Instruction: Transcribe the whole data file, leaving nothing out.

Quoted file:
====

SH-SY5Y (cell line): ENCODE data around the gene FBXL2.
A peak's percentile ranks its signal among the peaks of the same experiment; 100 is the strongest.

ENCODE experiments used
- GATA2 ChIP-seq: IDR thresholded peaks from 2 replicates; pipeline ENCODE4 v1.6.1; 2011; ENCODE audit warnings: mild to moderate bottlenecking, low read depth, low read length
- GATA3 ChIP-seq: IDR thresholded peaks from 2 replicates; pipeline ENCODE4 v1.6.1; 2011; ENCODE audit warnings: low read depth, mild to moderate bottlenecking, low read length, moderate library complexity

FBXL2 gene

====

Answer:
SH-SY5Y (cell line): ENCODE data around the gene FBXL2.
A peak's percentile ranks its signal among the peaks of the same experiment; 100 is the strongest.

ENCODE experiments used
- GATA2 ChIP-seq: IDR thresholded peaks from 2 replicates; pipeline ENCODE4 v1.6.1; 2011; ENCODE audit warnings: mild to moderate bottlenecking, low read depth, low read length
- GATA3 ChIP-seq: IDR thresholded peaks from 2 replicates; pipeline ENCODE4 v1.6.1; 2011; ENCODE audit warnings: low read depth, mild to moderate bottlenecking, low read length, moderate library complexity

FBXL2 gene